MISS: Ireland Questions

Tuesday 22nd March, 2022 at 6:30pm (AEDT), 7:30am (GMT)
Dr Jimmy H. Yan, University of Melbourne
Contentious Routes: Ireland Questions, Radical Political Articulations and Settler Ambivalence in (White) Australia, c. 1909 – 1923

This paper explores the transnational history of the ‘Ireland Question’ in the imperial and ethico-political imaginary of radical and labour movements in (White) Australia during the ‘Irish revolutionary period’, broadly conceived. It traces the contestation of ‘Ireland’ as a political signifier, with attention to its constitutive differences, transnational circuitries, utopian investments, relations of recognition and desire, and articulatory practices. Combining attention to settler-colonial difference with the discursive articulation of political forms, it situates the ‘Ireland Question’ firstly in relation to the political as a signifier of settler ambivalence, and secondly to politics as a social movement. Drawing on archival research in Australia, Ireland and Britain, it analyses personal papers, letters, political periodicals, state surveillance records, political ephemera and pamphlets.

Beyond the ‘Ireland Question’ in the imperial labour movement, this study affords serious attention to historical dimensions at the hybrid boundaries of ‘long-distance nationalism’ including political travel performances in Ireland, non-nationalist transnational political networks ranging from feminist to socialist connections, and non-Irish political identification with ‘Ireland.’ It proposes that this unstable play of meanings comprised a heterogeneity of political positions and networks whose convergence during the conjuncture of 1916-1921 was both contingent and politically contested: one that signified in excess of either Australian nationalist historical teleologies or a coherent ‘transnational Irish revolution.’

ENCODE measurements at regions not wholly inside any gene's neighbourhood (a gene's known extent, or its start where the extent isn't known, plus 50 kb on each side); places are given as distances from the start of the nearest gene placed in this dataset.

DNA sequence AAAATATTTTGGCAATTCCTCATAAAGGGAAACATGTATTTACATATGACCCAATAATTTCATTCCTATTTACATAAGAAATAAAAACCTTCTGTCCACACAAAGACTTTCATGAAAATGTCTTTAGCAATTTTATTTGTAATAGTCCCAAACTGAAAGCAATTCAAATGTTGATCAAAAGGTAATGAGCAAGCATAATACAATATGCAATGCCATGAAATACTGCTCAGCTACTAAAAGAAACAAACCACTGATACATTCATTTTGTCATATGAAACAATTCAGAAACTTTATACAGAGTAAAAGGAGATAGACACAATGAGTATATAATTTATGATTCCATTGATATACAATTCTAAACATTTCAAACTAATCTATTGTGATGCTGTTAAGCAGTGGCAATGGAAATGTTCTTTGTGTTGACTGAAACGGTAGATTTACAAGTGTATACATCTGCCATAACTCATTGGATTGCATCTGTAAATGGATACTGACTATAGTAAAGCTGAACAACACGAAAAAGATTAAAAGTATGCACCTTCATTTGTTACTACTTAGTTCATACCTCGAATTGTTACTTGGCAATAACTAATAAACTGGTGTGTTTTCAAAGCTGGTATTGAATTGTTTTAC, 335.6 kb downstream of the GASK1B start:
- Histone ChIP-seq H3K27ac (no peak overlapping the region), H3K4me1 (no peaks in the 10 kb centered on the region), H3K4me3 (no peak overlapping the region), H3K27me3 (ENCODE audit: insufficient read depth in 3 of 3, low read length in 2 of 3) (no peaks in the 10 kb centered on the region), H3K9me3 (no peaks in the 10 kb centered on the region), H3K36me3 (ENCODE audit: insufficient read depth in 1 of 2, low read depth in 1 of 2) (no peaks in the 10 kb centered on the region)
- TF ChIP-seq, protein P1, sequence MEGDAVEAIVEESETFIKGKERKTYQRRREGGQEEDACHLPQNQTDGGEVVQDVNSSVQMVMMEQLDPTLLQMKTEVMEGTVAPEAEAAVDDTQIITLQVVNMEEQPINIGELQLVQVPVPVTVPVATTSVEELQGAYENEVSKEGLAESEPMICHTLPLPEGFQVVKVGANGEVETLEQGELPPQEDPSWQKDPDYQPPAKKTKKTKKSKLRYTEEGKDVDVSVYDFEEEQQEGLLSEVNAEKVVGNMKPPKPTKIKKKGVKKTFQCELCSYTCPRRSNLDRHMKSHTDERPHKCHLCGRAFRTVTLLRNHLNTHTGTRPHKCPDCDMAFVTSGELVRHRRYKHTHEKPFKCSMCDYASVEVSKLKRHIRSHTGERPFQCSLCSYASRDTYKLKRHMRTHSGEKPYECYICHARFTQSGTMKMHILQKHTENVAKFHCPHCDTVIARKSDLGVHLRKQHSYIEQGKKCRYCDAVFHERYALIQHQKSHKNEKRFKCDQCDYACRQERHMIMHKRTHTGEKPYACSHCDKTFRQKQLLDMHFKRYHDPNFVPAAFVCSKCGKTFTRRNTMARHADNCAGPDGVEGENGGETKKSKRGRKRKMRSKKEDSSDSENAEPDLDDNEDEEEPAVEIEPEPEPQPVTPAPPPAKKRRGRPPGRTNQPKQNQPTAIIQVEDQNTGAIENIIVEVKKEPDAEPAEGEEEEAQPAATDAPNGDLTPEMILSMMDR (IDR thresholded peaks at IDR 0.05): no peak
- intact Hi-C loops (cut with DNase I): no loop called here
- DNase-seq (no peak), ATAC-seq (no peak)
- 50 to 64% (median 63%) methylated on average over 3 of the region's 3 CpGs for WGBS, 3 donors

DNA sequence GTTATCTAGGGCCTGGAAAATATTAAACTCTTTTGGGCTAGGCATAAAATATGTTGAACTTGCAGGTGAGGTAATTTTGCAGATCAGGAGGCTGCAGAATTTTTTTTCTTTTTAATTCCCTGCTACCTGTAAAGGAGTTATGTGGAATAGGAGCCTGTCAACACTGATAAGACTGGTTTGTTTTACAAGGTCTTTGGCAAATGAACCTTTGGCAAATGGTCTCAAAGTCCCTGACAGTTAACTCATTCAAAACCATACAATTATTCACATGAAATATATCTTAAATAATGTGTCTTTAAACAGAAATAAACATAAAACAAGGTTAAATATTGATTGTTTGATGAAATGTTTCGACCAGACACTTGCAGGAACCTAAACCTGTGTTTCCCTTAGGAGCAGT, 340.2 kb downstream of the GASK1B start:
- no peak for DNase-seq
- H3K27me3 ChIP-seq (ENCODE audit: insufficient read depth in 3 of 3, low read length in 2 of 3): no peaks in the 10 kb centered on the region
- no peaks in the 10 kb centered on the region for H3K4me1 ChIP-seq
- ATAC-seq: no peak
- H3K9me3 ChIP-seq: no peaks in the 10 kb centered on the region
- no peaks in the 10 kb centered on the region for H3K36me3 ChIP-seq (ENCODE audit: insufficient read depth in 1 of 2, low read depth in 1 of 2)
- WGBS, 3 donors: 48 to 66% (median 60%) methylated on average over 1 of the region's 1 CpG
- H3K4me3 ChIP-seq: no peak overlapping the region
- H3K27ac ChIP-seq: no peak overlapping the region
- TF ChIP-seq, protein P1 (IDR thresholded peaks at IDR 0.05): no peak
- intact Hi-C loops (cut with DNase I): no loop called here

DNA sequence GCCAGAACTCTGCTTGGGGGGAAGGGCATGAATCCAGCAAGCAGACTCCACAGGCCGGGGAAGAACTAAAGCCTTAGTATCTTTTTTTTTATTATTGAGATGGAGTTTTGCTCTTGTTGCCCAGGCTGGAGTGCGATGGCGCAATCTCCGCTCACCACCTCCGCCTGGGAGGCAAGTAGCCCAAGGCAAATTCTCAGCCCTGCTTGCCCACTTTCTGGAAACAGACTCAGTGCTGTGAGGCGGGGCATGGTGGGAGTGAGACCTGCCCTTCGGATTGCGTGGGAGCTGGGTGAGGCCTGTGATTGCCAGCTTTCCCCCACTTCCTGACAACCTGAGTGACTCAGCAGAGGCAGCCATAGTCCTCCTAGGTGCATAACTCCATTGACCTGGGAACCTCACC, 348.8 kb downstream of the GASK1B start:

Dr. Jimmy H. Yan completed his PhD in History at the University of Melbourne in 2022. His research explores the intersections of ‘New World’ settler-colonialism, white racial citizenship and social movements through the prism of the ‘Ireland Question’ in early twentieth century Australia. He has published in Radical History Review (forthcoming), Australian Literary Studies, the Australasian Journal of Irish Studies, Labour History and on RTE’s Century Ireland page.

LOCATION (hybrid)
Following current Government guidelines those attending in-person will need to check in with a QR code and show they are fully vaccinated. Access will also be provided via Zoom. Please RSVP to Dianne.hall@vu.edu.au if you would like the zoom link, which will be sent out a day before the seminar. The zoom room will be open from 6:20pm to allow time for people to get set up. Remote attendees should put microphones on mute for the duration of the talk. Online questions will be taken through the zoom chat so people can type their questions at anytime and the facilitator will read these out for speaker and in-person attendees at the end of the talk. The seminar will start at 6:30pm (AEDT) in The Oratory at Newman College, Swanston St, Carlton. As always this is a free public seminar.

This seminar will not be recorded, so please attend in-person or online.